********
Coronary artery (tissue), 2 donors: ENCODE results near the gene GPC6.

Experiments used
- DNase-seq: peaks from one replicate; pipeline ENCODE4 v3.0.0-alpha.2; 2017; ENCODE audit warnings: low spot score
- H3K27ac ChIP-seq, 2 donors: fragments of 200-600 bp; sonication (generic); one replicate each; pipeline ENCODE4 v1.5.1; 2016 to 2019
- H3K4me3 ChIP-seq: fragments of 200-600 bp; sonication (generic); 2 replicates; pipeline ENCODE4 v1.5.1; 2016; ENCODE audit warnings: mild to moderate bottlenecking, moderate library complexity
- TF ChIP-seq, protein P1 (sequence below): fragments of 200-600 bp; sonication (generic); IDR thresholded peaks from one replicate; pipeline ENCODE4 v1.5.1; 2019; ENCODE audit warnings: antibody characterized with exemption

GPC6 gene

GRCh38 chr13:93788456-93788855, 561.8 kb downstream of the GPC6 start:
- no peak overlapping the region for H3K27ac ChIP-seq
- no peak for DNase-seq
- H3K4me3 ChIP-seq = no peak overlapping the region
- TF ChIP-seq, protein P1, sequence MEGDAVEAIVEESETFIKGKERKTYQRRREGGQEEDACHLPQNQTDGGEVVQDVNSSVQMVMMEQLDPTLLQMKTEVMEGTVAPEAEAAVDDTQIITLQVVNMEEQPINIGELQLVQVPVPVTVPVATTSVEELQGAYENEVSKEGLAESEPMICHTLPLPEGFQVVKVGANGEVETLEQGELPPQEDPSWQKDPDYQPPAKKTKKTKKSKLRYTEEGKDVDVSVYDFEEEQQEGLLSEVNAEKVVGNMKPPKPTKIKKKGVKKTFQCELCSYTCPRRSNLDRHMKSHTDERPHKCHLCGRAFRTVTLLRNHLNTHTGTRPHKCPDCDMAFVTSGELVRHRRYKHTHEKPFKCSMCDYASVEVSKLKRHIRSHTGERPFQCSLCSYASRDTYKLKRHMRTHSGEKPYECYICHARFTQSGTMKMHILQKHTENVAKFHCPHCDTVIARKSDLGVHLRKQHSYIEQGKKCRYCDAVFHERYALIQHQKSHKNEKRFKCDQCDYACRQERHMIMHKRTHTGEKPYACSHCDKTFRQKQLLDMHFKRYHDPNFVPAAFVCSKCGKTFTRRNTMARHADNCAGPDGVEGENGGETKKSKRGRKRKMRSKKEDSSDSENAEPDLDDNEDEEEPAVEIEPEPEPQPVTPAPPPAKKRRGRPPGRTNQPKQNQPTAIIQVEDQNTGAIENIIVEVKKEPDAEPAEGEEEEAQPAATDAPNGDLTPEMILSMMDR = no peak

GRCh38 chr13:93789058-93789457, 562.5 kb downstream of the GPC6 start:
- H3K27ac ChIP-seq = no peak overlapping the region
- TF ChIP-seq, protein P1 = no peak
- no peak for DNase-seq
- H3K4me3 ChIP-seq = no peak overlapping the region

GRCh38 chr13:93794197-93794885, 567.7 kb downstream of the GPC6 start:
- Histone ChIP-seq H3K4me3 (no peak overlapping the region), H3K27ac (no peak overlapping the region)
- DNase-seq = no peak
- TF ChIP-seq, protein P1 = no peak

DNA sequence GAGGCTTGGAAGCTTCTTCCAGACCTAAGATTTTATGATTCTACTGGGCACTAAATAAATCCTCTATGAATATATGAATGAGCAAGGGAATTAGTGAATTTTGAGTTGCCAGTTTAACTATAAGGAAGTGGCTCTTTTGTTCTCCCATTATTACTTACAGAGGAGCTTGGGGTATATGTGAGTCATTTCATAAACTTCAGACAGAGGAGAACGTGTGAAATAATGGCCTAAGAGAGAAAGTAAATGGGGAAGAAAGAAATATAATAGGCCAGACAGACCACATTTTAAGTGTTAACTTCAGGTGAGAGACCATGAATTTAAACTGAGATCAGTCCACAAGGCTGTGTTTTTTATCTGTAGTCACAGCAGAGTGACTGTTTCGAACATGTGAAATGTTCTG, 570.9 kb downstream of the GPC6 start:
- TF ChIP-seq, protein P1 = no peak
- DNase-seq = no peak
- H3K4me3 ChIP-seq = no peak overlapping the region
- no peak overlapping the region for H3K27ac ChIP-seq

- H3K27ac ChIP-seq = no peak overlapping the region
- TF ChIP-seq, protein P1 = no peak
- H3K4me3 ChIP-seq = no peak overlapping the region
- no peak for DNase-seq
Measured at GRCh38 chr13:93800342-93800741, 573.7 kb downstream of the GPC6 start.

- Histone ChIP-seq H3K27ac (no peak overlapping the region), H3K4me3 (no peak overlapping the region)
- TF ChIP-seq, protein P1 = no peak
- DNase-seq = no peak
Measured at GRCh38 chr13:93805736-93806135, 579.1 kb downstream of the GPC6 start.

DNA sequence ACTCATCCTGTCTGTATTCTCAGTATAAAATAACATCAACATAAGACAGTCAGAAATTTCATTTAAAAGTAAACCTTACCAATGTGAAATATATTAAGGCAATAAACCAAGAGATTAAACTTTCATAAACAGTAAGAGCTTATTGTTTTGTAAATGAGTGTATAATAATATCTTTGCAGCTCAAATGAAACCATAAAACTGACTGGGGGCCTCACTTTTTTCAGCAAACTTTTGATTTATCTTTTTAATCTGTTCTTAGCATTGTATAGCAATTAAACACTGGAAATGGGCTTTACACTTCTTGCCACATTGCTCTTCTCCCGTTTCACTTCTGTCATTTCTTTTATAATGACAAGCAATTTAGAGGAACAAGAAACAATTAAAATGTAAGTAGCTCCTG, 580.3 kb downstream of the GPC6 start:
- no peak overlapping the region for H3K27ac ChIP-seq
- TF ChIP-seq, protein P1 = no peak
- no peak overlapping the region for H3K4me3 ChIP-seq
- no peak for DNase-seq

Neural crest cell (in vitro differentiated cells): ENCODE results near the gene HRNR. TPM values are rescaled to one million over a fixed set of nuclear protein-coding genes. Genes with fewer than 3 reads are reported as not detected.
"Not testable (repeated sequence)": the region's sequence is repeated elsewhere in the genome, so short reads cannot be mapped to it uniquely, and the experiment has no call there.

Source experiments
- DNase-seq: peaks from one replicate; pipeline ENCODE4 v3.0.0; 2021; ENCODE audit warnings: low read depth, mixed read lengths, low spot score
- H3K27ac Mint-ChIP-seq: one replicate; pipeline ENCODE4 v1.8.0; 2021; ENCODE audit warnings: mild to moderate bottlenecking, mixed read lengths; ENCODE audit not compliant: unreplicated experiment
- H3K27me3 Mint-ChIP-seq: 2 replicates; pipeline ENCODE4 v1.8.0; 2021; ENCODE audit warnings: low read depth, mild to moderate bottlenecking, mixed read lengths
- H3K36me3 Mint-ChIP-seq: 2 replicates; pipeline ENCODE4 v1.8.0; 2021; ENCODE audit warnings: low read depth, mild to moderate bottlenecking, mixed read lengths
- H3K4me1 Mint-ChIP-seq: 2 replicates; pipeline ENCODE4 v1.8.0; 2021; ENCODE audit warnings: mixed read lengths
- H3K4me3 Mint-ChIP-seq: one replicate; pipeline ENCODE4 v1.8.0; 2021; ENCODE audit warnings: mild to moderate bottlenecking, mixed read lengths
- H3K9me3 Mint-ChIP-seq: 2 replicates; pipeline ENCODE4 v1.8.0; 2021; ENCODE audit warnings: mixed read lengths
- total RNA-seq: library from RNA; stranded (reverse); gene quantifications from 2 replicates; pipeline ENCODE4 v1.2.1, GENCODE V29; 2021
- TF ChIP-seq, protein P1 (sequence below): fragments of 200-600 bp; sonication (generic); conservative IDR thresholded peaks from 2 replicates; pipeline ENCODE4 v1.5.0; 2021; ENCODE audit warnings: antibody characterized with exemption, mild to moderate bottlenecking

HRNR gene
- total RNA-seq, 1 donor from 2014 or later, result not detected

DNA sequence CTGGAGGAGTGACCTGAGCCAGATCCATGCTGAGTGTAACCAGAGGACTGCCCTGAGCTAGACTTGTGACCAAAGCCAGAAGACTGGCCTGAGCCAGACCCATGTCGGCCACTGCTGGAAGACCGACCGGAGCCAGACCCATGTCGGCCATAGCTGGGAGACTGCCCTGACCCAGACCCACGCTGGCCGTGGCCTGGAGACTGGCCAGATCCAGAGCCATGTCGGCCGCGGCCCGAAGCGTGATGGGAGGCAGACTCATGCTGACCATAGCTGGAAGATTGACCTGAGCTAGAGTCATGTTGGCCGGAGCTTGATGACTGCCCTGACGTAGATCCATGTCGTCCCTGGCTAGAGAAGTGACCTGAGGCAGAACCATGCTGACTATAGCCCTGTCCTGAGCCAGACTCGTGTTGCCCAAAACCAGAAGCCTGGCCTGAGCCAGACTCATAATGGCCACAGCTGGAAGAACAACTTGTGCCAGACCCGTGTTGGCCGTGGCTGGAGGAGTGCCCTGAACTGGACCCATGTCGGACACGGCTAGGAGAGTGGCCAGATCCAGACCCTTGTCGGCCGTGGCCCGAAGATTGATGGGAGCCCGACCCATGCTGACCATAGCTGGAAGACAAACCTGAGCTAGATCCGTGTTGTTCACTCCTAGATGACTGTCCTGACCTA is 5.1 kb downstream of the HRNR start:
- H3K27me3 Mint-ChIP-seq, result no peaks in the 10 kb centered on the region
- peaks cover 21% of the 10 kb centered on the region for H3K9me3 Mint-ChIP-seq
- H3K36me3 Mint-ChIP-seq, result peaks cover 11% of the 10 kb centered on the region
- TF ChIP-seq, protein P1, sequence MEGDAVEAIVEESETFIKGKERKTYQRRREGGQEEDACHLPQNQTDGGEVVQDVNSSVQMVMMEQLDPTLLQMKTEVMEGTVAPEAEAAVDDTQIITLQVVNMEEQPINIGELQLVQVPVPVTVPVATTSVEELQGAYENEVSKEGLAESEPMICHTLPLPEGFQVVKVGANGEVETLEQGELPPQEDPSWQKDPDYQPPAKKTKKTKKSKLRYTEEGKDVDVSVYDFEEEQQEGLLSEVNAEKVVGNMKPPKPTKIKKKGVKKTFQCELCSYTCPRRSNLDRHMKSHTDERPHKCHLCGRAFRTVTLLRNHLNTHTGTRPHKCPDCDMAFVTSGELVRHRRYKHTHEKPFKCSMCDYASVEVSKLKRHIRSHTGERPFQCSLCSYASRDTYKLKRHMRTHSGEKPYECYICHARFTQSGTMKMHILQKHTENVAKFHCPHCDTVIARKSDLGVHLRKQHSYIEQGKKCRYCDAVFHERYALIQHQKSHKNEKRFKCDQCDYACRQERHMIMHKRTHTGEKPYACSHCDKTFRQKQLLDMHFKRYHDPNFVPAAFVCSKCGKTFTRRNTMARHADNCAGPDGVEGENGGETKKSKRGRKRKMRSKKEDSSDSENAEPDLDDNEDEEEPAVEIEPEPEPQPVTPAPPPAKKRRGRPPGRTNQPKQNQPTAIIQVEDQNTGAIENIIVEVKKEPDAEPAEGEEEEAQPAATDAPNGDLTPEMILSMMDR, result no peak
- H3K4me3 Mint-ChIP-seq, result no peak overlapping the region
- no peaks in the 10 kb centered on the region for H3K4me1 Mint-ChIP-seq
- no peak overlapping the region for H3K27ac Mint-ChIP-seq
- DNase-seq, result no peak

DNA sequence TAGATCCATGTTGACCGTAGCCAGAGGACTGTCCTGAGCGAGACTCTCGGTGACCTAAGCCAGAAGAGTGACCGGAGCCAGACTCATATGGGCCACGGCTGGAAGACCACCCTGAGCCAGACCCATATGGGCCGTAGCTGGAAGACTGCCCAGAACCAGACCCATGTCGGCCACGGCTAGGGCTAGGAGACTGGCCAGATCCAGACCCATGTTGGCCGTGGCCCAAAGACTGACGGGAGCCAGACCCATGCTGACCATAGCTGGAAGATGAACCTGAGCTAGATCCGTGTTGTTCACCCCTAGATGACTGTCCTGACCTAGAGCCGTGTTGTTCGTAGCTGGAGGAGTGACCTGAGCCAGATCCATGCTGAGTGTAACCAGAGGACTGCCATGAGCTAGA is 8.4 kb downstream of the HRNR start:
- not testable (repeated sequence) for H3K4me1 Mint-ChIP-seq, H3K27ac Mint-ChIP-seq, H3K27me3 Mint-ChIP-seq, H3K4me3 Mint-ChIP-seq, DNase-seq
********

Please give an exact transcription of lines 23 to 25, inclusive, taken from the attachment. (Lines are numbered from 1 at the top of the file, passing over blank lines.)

- TF ChIP-seq, protein P1 = no peak
- DNase-seq = no peak
- H3K4me3 ChIP-seq = no peak overlapping the region